Here is a quick round-up of this week’s technology headlines and related stories you may have missed:
Pamela S. Passman is the president and CEO of the Center for Responsible Enterprise and Trade (CREATe), which recently published Cyber Risk: Navigating the Rising Tide of Cybersecurity Regulation.
It is a strange world we are living in when a Democratic President wants to reduce government interference in the private sector and the GOP’s standard bearer for limited government is fighting to stop him. That is what is happening with the continued fight over the Internet Corporation for Assigned Names and Numbers (ICANN) and its contract with the National Telecommunications and Information Agency (NTIA).
In this latest episode of the Net Politics podcast, I sit down with Arati Prabhakar, Director of the Defense Advanced Research Projects Agency (DARPA), and John Launchbury, Director of the Information Innovation Office at DARPA.
In a Wall Street Journal op-ed this week, Senator Mike Rounds argued the United States urgently needs “a clear and concise definition of when an attack in cyberspace constitutes an act of war.” To produce this definition, Rounds introduced the “Cyber Act of War Act” to remove “dangerous ambiguity” in U.S. policy and better prepare the United States “to respond to cyberattacks and better deter bad actors from attempting an attack on the U.S. in the first place.” Unfortunately for Rounds, his proposal would neither produce the definition he believes is critical nor advance policy from where it presently stands.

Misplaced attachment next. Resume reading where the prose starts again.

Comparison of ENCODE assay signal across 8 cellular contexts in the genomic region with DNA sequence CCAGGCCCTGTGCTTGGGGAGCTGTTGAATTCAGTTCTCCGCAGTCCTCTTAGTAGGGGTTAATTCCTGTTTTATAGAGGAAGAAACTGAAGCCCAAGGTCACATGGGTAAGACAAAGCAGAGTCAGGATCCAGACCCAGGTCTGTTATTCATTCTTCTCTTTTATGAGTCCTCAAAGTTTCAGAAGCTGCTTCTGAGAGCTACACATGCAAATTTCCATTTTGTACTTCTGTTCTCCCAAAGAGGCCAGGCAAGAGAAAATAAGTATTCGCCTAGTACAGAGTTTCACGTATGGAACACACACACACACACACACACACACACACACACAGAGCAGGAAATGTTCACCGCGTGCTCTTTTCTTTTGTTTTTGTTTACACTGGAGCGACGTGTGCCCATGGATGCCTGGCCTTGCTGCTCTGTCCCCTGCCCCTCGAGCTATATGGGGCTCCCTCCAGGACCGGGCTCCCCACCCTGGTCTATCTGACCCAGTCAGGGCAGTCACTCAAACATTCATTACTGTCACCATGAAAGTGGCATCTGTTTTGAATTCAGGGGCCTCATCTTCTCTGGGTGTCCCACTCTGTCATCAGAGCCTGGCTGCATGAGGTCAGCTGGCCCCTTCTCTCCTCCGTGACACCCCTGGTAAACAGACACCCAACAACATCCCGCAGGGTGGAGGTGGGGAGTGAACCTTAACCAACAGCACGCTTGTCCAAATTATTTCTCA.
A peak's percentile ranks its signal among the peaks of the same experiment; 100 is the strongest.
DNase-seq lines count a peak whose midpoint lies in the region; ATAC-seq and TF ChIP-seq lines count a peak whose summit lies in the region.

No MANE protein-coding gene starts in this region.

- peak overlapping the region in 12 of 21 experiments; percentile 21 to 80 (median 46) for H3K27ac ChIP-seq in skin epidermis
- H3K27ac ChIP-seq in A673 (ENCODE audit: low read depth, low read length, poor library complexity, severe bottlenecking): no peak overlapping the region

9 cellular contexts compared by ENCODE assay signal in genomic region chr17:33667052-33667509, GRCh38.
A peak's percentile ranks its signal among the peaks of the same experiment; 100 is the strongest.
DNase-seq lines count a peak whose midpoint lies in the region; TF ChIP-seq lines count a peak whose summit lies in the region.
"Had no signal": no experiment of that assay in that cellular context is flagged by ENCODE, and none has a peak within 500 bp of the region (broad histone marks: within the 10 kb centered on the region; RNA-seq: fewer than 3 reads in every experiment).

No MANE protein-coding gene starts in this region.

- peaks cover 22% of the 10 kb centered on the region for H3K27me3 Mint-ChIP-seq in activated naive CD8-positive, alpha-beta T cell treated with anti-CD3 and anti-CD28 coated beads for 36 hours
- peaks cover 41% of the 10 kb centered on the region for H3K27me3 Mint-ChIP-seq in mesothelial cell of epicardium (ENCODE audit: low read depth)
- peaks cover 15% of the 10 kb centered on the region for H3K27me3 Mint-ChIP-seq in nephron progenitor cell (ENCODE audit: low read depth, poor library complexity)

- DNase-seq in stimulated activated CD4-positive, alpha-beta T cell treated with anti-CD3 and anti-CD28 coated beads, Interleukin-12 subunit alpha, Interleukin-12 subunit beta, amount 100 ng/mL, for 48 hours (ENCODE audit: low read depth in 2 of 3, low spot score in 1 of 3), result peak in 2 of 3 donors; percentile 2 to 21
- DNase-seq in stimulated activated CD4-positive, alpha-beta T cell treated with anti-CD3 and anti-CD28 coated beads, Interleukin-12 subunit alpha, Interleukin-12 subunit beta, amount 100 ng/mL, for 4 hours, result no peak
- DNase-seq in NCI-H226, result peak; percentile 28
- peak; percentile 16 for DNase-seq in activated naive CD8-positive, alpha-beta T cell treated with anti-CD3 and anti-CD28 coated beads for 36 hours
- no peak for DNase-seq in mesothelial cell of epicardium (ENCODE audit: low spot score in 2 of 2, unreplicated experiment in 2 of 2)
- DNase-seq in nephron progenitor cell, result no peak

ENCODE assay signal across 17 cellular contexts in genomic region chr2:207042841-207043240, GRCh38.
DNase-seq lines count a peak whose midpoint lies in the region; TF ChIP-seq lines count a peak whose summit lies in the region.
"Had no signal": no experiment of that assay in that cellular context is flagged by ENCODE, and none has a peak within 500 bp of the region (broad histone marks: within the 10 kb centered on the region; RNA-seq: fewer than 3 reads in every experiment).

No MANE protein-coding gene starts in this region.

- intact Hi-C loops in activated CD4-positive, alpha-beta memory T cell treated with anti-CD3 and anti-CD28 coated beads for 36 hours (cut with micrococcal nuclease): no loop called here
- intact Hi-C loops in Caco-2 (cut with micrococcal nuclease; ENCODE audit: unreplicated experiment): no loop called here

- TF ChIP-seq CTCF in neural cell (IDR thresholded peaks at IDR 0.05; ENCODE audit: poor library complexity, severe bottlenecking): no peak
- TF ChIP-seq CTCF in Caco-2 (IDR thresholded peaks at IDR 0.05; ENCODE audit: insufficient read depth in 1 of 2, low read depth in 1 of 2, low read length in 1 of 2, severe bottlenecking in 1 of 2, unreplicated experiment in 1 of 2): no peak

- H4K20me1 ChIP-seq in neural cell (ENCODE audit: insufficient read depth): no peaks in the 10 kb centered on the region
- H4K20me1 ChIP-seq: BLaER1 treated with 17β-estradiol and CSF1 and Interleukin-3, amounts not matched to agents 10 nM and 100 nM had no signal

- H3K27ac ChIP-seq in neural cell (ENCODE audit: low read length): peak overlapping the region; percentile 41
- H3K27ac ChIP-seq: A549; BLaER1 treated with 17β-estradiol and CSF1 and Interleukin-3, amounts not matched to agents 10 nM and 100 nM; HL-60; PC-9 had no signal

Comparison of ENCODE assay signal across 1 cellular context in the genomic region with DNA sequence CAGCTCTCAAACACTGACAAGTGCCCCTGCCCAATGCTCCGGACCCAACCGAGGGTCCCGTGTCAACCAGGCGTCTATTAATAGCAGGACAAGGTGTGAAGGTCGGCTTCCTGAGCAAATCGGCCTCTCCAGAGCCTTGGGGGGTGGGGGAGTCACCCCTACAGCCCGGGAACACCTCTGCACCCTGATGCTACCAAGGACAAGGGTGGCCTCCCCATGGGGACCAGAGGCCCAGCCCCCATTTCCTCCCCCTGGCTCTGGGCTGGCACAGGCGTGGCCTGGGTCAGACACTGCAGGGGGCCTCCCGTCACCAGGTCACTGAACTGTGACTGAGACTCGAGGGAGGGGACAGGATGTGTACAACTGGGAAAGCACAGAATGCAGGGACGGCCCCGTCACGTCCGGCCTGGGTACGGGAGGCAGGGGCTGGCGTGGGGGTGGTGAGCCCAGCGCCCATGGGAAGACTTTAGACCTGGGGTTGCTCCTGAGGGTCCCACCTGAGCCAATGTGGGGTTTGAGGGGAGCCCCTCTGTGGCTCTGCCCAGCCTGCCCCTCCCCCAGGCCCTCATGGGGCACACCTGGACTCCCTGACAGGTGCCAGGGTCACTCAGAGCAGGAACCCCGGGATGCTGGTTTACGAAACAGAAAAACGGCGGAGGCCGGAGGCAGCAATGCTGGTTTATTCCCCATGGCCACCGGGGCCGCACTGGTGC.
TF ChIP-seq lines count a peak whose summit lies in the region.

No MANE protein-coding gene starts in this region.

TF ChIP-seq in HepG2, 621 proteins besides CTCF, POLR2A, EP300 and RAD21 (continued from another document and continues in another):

Net Politics analyzes the growing importance and complexity of Internet governance, digital trade, privacy, and cybersecurity.
In The Hacked World Order, CFR Senior Fellow Adam Segal shows how governments use the web to wage war and spy on, coerce, and damage each other. More
Red Team provides an in-depth investigation into the work of red teams, revealing the best practices, most common pitfalls, and most effective applications of these modern-day devil's advocates. More
Through insightful analysis and engaging graphics, How America Stacks Up explores how the United States can keep pace with global economic competition. More
India now matters to U.S. interests in virtually every dimension. This Independent Task Force report assesses the current situation in India and the U.S.-India relationship, and suggests a new model for partnership with a rising India.
Rates of heart disease, cancer, diabetes, and other noncommunicable diseases (NCDs) in low- and middle-income countries are increasing faster than in wealthier countries. The report outlines a plan for collective action on this growing epidemic.
This report asserts that elevating and prioritizing the U.S.-Canada-Mexico relationship offers the best opportunity for strengthening the United States and its place in the world.
Williams argues that the status quo for peace operations in untenable and that greater U.S. involvement is necessary to enhance the quality and success of peacekeeping missions.
The authors argue that the United States has responded inadequately to the rise of Chinese power and recommend placing less strategic emphasis on the goal of integrating China into the international system and more on balancing China's rise.
Campbell evaluates the implications of the Boko Haram insurgency and recommends that the United States support Nigerian efforts to address the drivers of Boko Haram, such as poverty and corruption, and to foster stronger ties with Nigerian civil society.